cover of book

"Swing the Sickle for the Harvest is Ripe": Gender and Slavery in Antebellum Georgia
by Daina Ramey Berry
University of Illinois Press, 2010
Cloth: 978-0-252-03146-5 | Paper: 978-0-252-07758-6
Library of Congress Classification E445.G3B47 2007
Dewey Decimal Classification 307.720862509758

 Examining how labor and economy shaped the family life of bondwomen and bondmen in the antebellum South

"Swing the Sickle for the Harvest Is Ripe" compares the work, family, and economic experiences of enslaved women and men in upcountry and lowland Georgia during the nineteenth century. Mining planters' daybooks, plantation records, and a wealth of other sources, Daina Ramey Berry shows how slaves' experiences on large plantations, which were essentially self-contained, closed communities, contrasted with those on small plantations, where planters' interests in sharing their workforce allowed slaves more open, fluid communications. By inviting readers into slaves' internal lives through her detailed examination of domestic violence, separation and sale, and forced breeding, Berry also reveals important new ways of understanding what it meant to be a female or male slave, as well as how public and private aspects of slave life influenced each other on the plantation.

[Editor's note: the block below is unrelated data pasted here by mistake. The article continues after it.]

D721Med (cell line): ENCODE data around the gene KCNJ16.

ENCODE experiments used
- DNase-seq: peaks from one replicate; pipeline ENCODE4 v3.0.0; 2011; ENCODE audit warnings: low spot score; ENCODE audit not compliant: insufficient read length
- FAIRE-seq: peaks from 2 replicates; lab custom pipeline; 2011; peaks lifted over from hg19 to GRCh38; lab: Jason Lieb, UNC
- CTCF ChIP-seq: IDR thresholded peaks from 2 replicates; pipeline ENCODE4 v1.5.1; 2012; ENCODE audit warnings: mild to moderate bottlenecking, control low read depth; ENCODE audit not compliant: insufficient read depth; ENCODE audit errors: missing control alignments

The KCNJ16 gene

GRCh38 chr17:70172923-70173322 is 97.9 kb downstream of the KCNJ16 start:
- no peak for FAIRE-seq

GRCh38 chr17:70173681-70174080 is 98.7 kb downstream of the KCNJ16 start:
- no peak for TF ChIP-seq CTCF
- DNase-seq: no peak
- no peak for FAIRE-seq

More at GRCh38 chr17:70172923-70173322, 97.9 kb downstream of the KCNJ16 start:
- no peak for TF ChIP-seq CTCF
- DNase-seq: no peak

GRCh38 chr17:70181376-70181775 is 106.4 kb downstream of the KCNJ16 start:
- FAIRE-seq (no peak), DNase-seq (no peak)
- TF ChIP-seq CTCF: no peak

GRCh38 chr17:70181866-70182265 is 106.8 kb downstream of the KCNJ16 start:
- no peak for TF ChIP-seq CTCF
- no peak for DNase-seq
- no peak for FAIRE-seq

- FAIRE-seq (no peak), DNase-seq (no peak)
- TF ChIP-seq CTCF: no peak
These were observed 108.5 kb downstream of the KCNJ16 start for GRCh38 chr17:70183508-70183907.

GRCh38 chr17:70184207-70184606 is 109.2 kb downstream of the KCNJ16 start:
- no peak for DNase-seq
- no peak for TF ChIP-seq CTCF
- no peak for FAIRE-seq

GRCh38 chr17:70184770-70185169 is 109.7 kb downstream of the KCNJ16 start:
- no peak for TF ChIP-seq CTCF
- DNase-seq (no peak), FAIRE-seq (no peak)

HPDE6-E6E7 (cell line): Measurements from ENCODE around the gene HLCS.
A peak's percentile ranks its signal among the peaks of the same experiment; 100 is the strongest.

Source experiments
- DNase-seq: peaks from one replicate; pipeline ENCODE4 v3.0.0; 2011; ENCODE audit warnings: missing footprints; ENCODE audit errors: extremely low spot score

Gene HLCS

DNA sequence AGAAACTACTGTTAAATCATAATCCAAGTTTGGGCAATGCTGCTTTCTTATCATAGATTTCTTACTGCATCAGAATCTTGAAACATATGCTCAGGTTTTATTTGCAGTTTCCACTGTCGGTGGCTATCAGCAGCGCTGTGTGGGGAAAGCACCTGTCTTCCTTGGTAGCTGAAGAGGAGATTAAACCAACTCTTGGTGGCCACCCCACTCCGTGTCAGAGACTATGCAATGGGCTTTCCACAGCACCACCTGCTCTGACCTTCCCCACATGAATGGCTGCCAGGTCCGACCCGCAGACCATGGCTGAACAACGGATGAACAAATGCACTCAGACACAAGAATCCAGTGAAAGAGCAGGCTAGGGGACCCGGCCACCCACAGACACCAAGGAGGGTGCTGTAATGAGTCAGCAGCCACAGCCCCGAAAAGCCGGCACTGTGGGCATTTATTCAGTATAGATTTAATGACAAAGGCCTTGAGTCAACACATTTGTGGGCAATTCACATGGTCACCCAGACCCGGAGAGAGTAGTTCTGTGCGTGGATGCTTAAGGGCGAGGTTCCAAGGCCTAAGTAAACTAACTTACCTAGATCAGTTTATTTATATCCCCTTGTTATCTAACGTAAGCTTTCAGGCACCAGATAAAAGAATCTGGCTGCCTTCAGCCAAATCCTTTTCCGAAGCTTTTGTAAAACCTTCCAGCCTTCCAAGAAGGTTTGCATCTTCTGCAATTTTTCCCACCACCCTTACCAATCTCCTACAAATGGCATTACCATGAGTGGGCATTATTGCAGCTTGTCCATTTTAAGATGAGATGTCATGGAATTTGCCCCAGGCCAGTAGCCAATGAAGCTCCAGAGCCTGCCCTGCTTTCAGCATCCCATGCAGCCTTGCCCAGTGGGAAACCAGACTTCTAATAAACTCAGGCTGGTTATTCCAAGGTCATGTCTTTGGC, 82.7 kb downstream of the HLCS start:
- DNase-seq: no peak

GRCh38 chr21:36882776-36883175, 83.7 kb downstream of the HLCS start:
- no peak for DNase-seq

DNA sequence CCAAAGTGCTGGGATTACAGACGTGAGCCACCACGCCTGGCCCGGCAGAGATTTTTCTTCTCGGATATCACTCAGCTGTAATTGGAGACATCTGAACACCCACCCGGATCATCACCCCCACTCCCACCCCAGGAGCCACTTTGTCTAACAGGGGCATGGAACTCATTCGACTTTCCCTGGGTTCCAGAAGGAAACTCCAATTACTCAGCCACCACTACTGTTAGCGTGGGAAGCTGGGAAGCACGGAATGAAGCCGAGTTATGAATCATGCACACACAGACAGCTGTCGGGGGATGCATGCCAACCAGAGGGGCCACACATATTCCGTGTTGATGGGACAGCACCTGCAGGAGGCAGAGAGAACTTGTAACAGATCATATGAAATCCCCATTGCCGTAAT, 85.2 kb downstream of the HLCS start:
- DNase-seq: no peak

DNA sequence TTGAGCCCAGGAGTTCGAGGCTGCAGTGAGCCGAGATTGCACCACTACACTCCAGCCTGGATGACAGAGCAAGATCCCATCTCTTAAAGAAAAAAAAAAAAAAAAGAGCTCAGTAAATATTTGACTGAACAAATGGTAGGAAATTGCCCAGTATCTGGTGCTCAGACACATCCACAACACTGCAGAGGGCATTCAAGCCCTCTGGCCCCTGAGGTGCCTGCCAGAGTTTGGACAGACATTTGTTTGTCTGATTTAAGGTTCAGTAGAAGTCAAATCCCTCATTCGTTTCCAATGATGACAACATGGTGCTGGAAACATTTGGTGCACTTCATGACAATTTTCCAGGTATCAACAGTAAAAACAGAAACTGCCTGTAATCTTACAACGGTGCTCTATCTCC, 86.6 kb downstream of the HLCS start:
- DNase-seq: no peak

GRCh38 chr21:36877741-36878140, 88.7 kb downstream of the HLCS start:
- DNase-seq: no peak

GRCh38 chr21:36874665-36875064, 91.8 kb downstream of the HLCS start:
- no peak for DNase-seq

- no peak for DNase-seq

A volume in the series Women in American History, edited by Anne Firor Scott, Susan Armitage, Susan K. Cahn, and Deborah Gray White

See other books on: Antebellum Georgia | Community life | Georgia | Slaves | Women slaves
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